About the Project
Antimicrobial resistance (AMR) is a growing problem in medicine as it could lead to common
infections causing serious illness or even death. Understanding the emergent properties of living
systems at a molecular level will play an important role in tackling this problem, and “physics”
approaches are likely to be critical. In this project we will develop the application of a new, state-of-
the-art nano-IR instrument just purchased in Sheffield to map for the first time how cell wall
chemistry and mechanics change during bacterial growth and how this is influenced by AMR, linking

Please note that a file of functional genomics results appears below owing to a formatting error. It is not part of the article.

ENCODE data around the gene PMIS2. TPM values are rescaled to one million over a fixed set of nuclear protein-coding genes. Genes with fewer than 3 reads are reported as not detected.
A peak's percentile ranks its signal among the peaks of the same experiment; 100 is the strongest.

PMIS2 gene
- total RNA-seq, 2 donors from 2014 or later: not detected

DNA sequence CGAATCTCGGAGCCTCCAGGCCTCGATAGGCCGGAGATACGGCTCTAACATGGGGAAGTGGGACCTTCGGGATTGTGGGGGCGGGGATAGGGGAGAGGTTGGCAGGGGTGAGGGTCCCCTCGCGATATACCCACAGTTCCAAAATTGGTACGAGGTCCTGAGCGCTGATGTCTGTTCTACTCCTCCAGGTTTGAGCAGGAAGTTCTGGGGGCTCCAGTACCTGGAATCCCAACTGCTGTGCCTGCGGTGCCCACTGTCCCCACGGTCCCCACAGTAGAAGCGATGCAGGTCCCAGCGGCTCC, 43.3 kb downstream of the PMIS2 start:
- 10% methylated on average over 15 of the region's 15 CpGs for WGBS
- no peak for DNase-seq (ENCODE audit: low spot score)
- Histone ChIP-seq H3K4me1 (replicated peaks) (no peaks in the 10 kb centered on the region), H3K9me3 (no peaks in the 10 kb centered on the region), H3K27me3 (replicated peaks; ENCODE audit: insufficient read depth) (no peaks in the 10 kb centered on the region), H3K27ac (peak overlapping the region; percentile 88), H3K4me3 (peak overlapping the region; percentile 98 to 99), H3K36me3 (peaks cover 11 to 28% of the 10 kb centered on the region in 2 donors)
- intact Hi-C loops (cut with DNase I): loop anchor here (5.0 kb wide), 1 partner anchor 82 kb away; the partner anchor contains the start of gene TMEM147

cell wall architecture 1 , cell physiology and resistance.
1. Pasquina Lemonche et al, (2020) “The architecture of the Gram-positive bacterial cell wall”
For informal enquiries plese contact Jamie Hobbs: Jamie.email@example.com
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Biodegradable composite materials (Bio-PolyMOFs) for applications in targeted delivery of drugs to improve healthcare and reduce antimicrobial resistance in developing countries and worldwide
University of Bradford